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Tuesday, January 8, 2008

Sarah Lamstein - LETTER ON THE WIND

I am happy to welcome Sarah Lamstein to my blog! Sarah crafts heart- filled stories that are loved by children, parents, teachers, and librarians. Her newest picture book, LETTER ON THE WIND (Boyds Mills Press) just received a Sydney Taylor Honor Award for picture books.

Congratulations on the Sydney Taylor Book Award! How did you hear the news?

I received a very tantalizing email from Rachel Kamin, the chair of the Sydney Taylor Award committee asking me to call her. I did and was thrilled to hear that Letter on the Wind was selected as an Honor book. I was glad I could directly hear her enthusiasm for the work of her committee and that I could convey my excitement to her. It was great!!

Tell me a little about the book.

Letter on the Wind, a Chanukah tale, is a story of faith and generosity, skepticism and innocence. When a Middle Eastern village suffers a drought and the olives hang withered on the trees, the villagers cannot make olive oil to light their menorahs. They are resigned to a year without Chanukah, but one man, the poorest in the village, won’t accept that possibility. He writes a letter to the Almighty, asking for help with the dilemma. Help arrives, but with it come complications.

This tale reminds readers of the first Chanukah and of Mattathias’ bravery in protecting his faith.

Why were you drawn to a Jewish theme?

My first Jewish-themed book, Annie’s Shabbat, was a paean to the Shabos of my childhood. My editor asked if I could write a story like Annie’s Shabbat, but about Chanukah. Chanukah wasn’t as rich for me as our weekly observance of the Sabbath, with is preparation, its feast, its shul, its Havdalah, its time of peace and family. I could have written a Chanukah story about going to Joel Feldman’s each year, where his mother served a delicious meal, his grandfather being a butcher and always supplying his family with the fattest and juiciest hotdogs to go with our latkes.

My editor suggested that instead I research Jewish folktales to find one for Chanukah. Dov Noy’s Folktales of Israel proved a valuable source. One of the stories, a Passover tale entitled “Letter to the Almighty” captivated me with its image of a poor, innocent man sending a letter to the Almighty on the wind. It was the poetry of that image that set me to writing Letter on the Wind.

How much research was required to write the book?

I wanted to set the tale in the Middle East – a place of olive groves – in, say, the sixteenth century. I researched Jewish communal living in that time and place, found little, and broadened my scope to just plain communal living. I also looked a bit into the horticulture of olive trees and the process of making olive oil. I believe the illustrator, Neil Waldman, researched, among other things, menorahs. But rather than from research, the setting of the tale came more from my intuition and imagination.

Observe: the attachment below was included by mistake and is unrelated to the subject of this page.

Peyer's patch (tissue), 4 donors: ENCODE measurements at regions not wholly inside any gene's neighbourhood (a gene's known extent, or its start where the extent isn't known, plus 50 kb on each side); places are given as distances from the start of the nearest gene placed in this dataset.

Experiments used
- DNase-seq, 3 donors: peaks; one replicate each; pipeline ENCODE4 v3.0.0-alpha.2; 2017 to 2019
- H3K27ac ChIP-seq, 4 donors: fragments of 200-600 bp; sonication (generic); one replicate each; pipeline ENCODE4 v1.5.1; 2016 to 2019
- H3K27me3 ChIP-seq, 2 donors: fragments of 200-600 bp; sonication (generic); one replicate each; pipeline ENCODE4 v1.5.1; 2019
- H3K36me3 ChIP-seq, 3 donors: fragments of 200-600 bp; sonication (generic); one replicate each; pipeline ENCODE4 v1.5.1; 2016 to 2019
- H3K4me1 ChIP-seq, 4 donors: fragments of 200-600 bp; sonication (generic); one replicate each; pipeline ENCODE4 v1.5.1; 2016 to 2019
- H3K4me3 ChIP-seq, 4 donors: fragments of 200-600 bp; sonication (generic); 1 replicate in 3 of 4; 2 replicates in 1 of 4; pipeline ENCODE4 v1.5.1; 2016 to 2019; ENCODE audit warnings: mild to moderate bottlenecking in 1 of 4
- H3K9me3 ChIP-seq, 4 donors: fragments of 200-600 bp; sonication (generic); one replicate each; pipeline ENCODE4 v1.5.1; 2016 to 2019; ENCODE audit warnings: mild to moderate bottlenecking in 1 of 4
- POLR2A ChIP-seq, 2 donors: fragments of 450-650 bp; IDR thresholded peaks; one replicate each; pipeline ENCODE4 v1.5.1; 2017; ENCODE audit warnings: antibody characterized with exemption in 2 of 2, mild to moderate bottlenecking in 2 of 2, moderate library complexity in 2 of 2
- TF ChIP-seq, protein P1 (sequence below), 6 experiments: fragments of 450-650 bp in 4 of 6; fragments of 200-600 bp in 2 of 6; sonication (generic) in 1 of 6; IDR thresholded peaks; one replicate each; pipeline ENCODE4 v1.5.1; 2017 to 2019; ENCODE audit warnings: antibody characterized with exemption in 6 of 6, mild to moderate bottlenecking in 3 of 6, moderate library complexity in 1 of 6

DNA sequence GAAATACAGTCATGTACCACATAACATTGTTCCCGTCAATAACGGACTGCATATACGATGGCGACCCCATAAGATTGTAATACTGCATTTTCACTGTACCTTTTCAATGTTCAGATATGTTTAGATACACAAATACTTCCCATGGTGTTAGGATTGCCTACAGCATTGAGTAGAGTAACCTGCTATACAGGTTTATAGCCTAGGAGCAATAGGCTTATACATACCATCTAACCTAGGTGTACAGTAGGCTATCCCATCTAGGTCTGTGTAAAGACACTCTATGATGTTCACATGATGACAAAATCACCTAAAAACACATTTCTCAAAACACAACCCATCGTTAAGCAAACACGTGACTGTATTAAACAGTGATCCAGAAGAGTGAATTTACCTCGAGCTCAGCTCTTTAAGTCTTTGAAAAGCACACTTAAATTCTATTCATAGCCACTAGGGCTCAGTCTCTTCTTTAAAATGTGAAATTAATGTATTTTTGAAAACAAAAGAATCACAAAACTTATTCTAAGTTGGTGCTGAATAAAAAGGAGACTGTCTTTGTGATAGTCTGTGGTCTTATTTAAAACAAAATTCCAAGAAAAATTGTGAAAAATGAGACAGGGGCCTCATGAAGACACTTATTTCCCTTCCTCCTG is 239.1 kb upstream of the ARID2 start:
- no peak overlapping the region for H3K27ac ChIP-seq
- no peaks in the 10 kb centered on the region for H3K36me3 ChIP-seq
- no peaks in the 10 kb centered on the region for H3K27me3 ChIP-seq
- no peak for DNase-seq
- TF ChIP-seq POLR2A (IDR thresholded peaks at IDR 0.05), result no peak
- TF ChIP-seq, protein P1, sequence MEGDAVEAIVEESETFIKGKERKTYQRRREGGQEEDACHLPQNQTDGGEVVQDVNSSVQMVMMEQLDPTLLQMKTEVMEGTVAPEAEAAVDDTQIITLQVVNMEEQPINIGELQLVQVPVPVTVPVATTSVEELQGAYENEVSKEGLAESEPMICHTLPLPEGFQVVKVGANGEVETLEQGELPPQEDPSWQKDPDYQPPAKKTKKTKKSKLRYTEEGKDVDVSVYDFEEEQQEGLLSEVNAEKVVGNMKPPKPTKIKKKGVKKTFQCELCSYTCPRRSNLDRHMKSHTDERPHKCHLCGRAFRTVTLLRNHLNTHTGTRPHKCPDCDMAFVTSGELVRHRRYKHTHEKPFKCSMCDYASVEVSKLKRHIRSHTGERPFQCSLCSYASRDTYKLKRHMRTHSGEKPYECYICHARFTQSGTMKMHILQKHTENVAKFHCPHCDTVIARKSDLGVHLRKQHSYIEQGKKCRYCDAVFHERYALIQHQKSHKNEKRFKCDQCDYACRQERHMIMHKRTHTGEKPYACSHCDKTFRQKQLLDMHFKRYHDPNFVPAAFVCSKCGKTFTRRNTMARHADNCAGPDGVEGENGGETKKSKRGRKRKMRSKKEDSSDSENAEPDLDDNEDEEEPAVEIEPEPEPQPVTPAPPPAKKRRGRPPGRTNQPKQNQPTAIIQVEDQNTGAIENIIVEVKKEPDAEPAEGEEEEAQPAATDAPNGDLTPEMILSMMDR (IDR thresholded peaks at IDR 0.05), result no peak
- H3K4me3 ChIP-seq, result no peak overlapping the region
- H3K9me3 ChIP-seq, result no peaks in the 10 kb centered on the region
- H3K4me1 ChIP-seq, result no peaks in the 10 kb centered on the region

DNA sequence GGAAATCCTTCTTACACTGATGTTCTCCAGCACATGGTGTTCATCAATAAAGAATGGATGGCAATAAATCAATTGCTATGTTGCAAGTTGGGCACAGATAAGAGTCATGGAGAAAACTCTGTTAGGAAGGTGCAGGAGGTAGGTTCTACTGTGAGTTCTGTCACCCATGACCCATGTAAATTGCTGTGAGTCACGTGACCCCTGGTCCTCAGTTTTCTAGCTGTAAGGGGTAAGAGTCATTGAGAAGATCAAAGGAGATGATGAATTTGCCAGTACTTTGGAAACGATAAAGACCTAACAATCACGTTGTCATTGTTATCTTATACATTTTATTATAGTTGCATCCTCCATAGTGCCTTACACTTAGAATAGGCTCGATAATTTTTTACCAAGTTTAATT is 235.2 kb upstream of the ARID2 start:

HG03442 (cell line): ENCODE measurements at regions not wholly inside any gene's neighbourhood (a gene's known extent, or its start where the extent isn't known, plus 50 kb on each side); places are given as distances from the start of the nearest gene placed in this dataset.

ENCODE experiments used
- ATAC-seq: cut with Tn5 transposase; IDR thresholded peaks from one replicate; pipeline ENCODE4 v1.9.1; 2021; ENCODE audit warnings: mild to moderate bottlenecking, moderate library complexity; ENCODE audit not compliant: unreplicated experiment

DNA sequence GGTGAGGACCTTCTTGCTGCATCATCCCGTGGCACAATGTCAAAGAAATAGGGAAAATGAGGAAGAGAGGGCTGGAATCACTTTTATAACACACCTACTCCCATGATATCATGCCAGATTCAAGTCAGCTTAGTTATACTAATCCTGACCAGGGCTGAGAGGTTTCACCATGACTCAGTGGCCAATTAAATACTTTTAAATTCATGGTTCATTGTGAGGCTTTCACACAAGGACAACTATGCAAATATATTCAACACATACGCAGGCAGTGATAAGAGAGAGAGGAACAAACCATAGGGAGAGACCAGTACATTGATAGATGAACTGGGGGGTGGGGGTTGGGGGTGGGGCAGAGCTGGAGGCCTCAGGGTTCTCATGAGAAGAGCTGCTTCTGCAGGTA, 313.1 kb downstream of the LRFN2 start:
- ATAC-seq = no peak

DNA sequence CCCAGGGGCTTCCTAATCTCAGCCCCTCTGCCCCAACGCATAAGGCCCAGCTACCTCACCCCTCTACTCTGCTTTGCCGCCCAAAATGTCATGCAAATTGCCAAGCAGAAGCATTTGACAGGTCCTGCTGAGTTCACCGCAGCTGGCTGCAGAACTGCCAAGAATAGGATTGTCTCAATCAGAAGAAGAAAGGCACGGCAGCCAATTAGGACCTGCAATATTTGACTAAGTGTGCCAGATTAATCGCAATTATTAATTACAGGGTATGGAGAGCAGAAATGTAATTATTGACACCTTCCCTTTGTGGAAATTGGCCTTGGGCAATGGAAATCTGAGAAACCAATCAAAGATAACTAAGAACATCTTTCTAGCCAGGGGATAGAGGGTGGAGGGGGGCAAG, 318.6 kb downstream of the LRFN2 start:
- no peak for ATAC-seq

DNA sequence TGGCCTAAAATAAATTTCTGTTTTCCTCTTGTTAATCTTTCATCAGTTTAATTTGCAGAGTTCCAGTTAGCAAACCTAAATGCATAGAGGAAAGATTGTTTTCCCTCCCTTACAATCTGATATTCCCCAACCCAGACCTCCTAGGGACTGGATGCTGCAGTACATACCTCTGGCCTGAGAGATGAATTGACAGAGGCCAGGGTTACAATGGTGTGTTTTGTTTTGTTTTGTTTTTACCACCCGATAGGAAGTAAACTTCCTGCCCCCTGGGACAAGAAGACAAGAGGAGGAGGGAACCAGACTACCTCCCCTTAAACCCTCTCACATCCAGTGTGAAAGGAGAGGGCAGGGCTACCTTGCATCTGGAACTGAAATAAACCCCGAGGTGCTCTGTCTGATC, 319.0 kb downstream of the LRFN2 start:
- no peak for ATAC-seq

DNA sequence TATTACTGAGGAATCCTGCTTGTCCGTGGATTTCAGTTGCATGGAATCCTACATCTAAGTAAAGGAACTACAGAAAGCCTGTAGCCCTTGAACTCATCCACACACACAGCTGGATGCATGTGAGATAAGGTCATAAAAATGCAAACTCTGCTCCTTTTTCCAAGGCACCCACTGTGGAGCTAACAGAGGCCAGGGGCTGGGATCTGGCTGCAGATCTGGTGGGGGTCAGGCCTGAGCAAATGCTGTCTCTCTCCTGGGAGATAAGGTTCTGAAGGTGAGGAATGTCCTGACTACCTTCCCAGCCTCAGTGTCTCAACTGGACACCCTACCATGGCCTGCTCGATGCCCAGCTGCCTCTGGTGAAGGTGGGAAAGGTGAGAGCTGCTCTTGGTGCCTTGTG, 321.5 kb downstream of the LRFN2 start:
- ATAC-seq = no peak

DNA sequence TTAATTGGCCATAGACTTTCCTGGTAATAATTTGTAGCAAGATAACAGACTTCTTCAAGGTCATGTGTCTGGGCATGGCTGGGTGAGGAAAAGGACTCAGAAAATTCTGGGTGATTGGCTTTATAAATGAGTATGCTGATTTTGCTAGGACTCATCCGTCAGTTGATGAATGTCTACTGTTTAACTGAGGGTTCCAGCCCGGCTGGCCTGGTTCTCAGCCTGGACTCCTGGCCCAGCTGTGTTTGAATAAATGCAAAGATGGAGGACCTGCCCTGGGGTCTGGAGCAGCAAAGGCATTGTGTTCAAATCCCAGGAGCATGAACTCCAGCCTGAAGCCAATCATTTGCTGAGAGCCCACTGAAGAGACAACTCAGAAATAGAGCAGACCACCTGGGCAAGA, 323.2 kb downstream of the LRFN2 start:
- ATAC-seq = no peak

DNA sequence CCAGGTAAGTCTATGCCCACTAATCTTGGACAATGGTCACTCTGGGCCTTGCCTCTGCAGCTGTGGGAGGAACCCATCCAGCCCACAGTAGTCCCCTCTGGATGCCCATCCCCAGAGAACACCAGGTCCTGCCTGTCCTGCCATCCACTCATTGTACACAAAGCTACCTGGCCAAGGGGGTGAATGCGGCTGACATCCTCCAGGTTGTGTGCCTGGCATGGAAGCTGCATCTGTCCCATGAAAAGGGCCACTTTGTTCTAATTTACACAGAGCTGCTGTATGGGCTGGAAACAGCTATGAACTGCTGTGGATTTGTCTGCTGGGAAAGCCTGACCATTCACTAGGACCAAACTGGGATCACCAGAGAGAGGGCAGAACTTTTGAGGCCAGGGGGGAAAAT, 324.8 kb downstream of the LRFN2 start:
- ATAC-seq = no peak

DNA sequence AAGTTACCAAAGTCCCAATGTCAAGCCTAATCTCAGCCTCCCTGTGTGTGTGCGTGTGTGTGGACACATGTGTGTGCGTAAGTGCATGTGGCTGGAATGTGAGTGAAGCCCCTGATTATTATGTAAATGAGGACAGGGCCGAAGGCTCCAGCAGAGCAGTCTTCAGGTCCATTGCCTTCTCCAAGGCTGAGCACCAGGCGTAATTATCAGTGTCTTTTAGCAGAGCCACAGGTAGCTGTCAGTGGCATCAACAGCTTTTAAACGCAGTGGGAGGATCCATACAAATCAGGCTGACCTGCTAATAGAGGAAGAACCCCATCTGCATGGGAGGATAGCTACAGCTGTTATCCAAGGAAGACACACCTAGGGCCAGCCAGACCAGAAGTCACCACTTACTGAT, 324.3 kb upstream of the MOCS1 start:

How did you become a children’s writer?

After my first child was born, I began to explore writing for children but spent most of my early mothering years writing poetry. When our family spent two summers in Nepal for my husband’s work, I was drawn to the folk literature of the country and worked with a Nepali writer to produce a collection of tales for American readers. That project, From the Mango Tree and Other Folktales from Nepal, set me on the path to writing for children.

What are you working on now?

Right now I’m working on old manuscript – something I’ve been clinging to for twenty years – a work of nonfiction for older readers. And in the back of my mind is a middle grade novel with a Jewish theme.

What are some fun facts about you?

I’m a puppeteer.
I love Motown.
I can play the Third Man Theme on my nose.

What is your favorite holiday?

My favorite holiday is Pesach because it involves a full table – filled with food and people gathered around it. I love the opportunity for discussion. I love the singing. But most of all, I love the long preparation – the quiet time in my kitchen preparing the ancient symbols – the roasted egg, the roasted shank bone, the horseradish, the charoseth. I feel like my mother, performing the same tasks as she. I feel like a part of a rich continuum.

To learn more about Sarah, please visit her web site at www.SarahLamstein.com

Sarah, thanks for taking the time to share your thoughts about writing books for children. Congratulations on your well deserved Sydney Taylor Honor Award!

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